4  
Agreed. Include files are great for setting up IFDEF-DEFINE blocks for configuration purposes, but if you have any actual code in there, you're usually doing something wrong. –  Mason Wheeler Jun 18 '09 at 15:36
    
@Mason Wheeler: Two words "legacy code". We are on a war against IFDEF,s but its not an easy one. –  Toon Krijthe Jun 18 '09 at 18:44
    
What's wrong with IFDEFs? They're often the only way to keep things compatible with multiple versions of Delphi. (Or to have the same unit work with two different programs that have slightly different requirements.) –  Mason Wheeler Jun 19 '09 at 0:41

Maybe my previous comment was a little presumptuous ... Reading your question again I think you may have misunderstood how to use units and in particular the "uses" directive.

You can declare individual classes both interface and implementation in a single unit file:

unit EmployeeDBCLassesU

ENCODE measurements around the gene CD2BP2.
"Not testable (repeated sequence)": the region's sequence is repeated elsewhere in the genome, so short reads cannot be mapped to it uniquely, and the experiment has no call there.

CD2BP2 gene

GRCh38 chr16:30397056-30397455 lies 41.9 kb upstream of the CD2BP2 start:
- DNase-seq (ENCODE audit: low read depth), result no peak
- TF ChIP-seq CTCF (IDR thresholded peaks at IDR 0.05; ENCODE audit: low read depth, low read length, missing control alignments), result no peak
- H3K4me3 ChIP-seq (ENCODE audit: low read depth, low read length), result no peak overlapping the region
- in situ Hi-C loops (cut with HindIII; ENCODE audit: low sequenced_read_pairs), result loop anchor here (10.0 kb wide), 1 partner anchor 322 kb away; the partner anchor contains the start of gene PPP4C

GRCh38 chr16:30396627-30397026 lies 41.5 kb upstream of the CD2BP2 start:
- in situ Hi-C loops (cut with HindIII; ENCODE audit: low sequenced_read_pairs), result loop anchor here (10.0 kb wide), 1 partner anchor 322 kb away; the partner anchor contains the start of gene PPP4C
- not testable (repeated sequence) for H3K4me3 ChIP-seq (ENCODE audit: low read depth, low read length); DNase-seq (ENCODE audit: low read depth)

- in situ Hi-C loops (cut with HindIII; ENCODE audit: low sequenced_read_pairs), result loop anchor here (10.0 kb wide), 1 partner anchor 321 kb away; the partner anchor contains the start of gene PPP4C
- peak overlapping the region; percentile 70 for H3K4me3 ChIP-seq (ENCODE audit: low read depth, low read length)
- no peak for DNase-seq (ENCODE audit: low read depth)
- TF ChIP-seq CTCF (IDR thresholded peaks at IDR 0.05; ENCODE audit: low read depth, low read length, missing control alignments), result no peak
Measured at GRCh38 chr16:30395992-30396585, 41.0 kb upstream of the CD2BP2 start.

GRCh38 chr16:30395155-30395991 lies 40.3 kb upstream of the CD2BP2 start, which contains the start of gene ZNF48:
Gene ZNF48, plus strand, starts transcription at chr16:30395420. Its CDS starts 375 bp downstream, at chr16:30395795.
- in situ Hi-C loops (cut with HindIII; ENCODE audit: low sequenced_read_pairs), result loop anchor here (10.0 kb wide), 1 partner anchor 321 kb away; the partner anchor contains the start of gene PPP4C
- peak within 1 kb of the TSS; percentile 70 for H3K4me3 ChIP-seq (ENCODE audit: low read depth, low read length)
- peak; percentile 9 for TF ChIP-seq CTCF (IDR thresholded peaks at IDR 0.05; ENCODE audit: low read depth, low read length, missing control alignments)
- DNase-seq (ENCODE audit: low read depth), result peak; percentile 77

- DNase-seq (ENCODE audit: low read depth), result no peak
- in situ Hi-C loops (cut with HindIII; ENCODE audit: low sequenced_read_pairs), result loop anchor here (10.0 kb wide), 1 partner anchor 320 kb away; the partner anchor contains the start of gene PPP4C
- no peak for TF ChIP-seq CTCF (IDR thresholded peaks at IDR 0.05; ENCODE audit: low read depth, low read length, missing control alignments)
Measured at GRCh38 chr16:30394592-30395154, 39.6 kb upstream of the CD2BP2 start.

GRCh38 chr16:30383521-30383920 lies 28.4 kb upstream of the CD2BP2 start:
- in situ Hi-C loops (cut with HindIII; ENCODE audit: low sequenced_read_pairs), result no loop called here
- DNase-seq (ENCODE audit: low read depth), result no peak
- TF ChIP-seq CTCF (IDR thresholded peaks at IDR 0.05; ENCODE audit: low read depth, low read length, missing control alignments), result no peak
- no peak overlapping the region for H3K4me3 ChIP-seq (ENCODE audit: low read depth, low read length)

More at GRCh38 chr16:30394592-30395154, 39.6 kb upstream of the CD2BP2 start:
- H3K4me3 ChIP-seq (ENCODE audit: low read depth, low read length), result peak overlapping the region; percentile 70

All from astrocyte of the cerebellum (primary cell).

uses system, DB, Blah, blah; // Units needed by this unit

interface

type

 TEmployeeList = class(DBList)
   Procedure DoSomething;
 end;

 TEmployeeDM = class(BDDBobject)
  Procedure DoSomething;
 end;

implementation

{TEmployeeList}

Procedure TEmployeeList.DoSomething;
begin
...
end;

{TEmployeeDM }

Procedure TEmployeeDM.DoSomething;
begin
...
end;

Then later to use them elsewehere:

Unit BusinessDomain

interface

uses EmployeeDBCLassesU; // MY units needed by this unit
.
.
.

This brings all the class definition in to BusinessDomain

and you can then do

 TBusinessDomain = class(BDDBobject)
   EmployeeList: TEmployeeList;
   EmployeeDM: TEmployeeDM;
   .
   .
   .;
 end;

Hope this helps more as you will gain so much from the correct approach - you will realise this especially when navigating units for editing and Debugging.